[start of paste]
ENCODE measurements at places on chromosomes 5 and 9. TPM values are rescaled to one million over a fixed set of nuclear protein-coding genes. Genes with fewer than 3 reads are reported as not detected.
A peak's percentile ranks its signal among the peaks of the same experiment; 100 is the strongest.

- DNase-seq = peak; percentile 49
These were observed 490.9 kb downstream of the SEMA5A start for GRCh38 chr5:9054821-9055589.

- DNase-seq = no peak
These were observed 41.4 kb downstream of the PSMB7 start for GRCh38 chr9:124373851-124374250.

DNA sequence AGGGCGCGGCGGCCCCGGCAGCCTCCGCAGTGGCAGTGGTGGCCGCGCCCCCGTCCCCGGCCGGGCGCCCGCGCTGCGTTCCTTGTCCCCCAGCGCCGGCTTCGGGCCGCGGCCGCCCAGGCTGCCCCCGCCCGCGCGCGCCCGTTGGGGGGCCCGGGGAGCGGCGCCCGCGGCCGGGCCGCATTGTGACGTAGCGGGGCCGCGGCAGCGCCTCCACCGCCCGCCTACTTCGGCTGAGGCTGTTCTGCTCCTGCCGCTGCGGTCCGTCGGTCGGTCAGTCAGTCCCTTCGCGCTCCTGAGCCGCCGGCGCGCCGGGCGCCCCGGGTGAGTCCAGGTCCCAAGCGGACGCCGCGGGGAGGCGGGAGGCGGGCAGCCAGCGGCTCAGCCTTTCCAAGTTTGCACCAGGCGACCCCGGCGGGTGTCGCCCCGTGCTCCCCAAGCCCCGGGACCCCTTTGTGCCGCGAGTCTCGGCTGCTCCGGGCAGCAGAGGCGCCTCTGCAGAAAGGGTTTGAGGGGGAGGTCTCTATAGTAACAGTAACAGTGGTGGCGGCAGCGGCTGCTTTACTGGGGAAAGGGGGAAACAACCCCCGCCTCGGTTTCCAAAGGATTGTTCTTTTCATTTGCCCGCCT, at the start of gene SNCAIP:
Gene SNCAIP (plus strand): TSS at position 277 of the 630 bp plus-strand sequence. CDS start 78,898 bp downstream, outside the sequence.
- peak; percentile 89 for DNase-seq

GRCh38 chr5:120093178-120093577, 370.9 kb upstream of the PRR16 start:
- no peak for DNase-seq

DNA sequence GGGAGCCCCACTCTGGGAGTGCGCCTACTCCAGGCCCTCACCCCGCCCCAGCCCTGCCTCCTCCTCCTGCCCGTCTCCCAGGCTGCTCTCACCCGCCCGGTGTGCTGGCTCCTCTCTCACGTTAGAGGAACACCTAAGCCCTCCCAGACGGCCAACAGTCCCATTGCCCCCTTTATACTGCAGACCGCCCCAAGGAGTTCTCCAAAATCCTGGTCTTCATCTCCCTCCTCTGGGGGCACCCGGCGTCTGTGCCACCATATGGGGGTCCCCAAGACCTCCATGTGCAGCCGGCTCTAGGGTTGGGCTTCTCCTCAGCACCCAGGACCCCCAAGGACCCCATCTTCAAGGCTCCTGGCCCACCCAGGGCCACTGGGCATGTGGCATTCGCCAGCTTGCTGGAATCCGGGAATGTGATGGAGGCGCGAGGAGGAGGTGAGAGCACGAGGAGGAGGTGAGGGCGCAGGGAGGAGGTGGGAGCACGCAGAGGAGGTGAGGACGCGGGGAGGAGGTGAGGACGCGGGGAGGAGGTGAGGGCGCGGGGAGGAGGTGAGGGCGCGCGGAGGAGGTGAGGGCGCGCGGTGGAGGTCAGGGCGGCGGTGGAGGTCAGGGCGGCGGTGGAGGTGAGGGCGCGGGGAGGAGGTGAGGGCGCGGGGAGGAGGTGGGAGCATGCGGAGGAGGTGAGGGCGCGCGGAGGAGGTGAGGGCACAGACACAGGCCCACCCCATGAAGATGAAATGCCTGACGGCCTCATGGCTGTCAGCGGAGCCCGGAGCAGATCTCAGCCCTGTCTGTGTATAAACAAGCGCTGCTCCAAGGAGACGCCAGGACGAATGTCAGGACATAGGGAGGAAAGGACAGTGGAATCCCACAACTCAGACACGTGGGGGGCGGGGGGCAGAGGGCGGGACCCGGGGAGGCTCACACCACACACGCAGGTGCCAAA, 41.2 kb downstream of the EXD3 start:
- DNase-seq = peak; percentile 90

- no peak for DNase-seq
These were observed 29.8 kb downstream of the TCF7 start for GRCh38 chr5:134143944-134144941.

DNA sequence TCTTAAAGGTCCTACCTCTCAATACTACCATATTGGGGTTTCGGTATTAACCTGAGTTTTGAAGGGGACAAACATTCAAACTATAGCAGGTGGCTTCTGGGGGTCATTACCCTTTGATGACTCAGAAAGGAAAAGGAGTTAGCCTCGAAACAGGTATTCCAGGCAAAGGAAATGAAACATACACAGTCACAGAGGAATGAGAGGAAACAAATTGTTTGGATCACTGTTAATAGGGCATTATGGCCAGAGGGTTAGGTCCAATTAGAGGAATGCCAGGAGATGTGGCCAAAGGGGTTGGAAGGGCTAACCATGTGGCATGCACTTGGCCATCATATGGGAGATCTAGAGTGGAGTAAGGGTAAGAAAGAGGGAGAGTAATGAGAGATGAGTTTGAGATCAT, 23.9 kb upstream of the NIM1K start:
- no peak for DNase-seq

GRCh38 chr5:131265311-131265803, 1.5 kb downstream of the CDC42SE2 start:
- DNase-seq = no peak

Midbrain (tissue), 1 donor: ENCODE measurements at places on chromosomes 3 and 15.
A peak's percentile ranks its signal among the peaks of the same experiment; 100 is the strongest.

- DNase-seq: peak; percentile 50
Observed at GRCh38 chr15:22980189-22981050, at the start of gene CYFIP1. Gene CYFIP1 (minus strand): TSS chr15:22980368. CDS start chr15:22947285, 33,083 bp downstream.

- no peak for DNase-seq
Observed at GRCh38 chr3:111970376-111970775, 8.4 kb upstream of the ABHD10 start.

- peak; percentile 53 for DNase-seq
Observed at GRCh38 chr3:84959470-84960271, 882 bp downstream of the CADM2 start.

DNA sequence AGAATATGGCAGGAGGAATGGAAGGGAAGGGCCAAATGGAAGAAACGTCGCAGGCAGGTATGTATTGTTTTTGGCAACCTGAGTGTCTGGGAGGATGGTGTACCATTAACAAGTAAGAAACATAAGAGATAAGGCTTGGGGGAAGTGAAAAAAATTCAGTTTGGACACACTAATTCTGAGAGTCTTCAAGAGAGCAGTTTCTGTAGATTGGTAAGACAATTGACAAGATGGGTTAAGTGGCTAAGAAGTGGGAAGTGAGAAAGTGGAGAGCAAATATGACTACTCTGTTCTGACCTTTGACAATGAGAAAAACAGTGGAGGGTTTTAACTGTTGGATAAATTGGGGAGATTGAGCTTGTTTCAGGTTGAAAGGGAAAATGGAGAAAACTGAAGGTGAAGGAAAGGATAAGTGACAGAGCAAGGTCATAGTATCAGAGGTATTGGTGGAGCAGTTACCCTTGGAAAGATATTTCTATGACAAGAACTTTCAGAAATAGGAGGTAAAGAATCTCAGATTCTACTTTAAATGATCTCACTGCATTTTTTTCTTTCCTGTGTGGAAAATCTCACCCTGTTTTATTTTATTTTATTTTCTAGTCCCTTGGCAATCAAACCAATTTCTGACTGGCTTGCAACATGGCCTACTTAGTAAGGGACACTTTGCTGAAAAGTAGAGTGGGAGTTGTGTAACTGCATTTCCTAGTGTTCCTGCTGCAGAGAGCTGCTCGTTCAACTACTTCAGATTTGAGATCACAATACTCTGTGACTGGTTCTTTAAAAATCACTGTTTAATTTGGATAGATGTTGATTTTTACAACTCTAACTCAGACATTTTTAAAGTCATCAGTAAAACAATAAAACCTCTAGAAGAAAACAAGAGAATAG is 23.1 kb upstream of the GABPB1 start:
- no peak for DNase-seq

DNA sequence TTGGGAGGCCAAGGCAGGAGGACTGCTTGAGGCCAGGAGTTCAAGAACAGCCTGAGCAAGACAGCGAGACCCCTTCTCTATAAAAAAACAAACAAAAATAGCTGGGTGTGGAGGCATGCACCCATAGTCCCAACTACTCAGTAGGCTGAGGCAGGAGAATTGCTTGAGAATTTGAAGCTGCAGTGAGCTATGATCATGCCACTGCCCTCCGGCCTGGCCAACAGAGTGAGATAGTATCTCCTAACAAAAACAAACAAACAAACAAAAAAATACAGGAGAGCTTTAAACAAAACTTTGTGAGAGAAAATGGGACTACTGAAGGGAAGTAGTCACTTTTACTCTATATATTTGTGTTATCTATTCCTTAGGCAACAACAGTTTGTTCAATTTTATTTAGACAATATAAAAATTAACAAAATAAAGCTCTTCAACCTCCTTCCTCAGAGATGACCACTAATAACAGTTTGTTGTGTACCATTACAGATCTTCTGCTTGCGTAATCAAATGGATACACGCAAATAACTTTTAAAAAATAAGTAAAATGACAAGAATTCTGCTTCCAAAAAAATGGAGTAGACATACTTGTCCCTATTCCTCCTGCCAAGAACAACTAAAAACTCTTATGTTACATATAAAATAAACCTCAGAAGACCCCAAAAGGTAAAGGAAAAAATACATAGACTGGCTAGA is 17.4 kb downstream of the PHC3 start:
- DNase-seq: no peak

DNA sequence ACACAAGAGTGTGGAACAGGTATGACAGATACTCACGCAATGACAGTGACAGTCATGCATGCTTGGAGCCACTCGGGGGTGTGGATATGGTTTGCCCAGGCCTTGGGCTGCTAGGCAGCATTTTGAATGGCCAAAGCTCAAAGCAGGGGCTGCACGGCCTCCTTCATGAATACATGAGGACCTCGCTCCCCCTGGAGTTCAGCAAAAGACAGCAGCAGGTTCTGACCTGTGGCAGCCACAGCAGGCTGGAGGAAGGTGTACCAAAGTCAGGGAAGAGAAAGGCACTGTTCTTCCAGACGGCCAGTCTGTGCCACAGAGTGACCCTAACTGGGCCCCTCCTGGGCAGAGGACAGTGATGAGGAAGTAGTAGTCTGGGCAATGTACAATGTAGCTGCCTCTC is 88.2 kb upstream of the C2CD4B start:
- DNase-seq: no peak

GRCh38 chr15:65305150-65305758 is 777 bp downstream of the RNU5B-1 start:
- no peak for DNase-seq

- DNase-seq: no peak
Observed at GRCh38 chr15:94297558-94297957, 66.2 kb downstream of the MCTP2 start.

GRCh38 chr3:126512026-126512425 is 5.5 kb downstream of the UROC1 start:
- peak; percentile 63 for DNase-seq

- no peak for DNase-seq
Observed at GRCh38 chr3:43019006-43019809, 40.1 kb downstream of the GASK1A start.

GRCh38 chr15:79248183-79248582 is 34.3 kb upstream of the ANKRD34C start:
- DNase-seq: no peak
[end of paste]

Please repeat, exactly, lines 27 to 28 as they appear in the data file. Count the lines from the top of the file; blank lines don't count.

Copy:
Observed at GRCh38 chr3:84959470-84960271, 882 bp downstream of the CADM2 start.

DNA sequence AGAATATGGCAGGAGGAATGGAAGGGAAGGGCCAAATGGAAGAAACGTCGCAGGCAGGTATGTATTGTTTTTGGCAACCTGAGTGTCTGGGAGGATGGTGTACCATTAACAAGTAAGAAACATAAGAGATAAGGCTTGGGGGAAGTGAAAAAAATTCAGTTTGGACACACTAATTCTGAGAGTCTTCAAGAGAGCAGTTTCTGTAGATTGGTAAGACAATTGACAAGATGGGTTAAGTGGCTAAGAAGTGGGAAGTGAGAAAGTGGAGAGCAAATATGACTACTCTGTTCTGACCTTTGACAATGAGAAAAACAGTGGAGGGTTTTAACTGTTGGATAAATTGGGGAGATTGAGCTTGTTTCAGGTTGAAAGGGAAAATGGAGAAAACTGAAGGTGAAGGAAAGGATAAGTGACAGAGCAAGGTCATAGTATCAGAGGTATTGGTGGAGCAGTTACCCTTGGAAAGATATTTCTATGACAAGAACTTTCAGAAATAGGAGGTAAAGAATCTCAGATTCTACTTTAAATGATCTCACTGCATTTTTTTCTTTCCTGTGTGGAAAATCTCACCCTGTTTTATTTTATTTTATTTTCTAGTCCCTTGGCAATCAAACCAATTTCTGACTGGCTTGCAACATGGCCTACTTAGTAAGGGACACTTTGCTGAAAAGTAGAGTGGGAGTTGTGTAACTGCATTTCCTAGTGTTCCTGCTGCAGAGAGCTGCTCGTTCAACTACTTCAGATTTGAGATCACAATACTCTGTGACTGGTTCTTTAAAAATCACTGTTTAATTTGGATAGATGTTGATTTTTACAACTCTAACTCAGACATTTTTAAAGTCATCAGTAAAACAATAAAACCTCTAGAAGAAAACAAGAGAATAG is 23.1 kb upstream of the GABPB1 start: